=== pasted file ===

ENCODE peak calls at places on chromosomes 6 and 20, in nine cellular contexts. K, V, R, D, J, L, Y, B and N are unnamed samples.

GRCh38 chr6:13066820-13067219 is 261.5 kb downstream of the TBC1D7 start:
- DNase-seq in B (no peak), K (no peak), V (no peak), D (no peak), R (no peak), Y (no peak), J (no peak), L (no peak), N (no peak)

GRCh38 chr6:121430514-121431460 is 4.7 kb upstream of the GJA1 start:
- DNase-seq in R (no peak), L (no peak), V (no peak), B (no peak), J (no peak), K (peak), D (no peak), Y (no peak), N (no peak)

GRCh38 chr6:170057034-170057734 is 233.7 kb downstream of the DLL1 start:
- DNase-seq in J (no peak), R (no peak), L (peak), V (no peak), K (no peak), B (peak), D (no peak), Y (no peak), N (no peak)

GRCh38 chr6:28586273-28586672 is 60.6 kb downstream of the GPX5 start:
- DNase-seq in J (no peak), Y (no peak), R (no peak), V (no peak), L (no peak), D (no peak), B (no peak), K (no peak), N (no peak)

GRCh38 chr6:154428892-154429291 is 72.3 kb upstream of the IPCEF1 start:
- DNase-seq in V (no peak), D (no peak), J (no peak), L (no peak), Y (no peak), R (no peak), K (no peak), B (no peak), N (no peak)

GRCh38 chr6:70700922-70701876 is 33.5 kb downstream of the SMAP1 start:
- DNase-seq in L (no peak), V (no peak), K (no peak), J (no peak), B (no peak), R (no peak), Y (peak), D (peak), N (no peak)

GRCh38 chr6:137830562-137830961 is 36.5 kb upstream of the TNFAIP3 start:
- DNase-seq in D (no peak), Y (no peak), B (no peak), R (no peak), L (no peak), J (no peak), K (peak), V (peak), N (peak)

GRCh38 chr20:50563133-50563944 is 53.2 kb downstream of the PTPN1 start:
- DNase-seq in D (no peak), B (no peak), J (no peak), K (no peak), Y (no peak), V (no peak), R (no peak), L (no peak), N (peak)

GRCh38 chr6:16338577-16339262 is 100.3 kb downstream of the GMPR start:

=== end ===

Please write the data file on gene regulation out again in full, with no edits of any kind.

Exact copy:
ENCODE peak calls at places on chromosomes 6 and 20, in nine cellular contexts. K, V, R, D, J, L, Y, B and N are unnamed samples.

GRCh38 chr6:13066820-13067219 is 261.5 kb downstream of the TBC1D7 start:
- DNase-seq in B (no peak), K (no peak), V (no peak), D (no peak), R (no peak), Y (no peak), J (no peak), L (no peak), N (no peak)

GRCh38 chr6:121430514-121431460 is 4.7 kb upstream of the GJA1 start:
- DNase-seq in R (no peak), L (no peak), V (no peak), B (no peak), J (no peak), K (peak), D (no peak), Y (no peak), N (no peak)

GRCh38 chr6:170057034-170057734 is 233.7 kb downstream of the DLL1 start:
- DNase-seq in J (no peak), R (no peak), L (peak), V (no peak), K (no peak), B (peak), D (no peak), Y (no peak), N (no peak)

GRCh38 chr6:28586273-28586672 is 60.6 kb downstream of the GPX5 start:
- DNase-seq in J (no peak), Y (no peak), R (no peak), V (no peak), L (no peak), D (no peak), B (no peak), K (no peak), N (no peak)

GRCh38 chr6:154428892-154429291 is 72.3 kb upstream of the IPCEF1 start:
- DNase-seq in V (no peak), D (no peak), J (no peak), L (no peak), Y (no peak), R (no peak), K (no peak), B (no peak), N (no peak)

GRCh38 chr6:70700922-70701876 is 33.5 kb downstream of the SMAP1 start:
- DNase-seq in L (no peak), V (no peak), K (no peak), J (no peak), B (no peak), R (no peak), Y (peak), D (peak), N (no peak)

GRCh38 chr6:137830562-137830961 is 36.5 kb upstream of the TNFAIP3 start:
- DNase-seq in D (no peak), Y (no peak), B (no peak), R (no peak), L (no peak), J (no peak), K (peak), V (peak), N (peak)

GRCh38 chr20:50563133-50563944 is 53.2 kb downstream of the PTPN1 start:
- DNase-seq in D (no peak), B (no peak), J (no peak), K (no peak), Y (no peak), V (no peak), R (no peak), L (no peak), N (peak)

GRCh38 chr6:16338577-16339262 is 100.3 kb downstream of the GMPR start: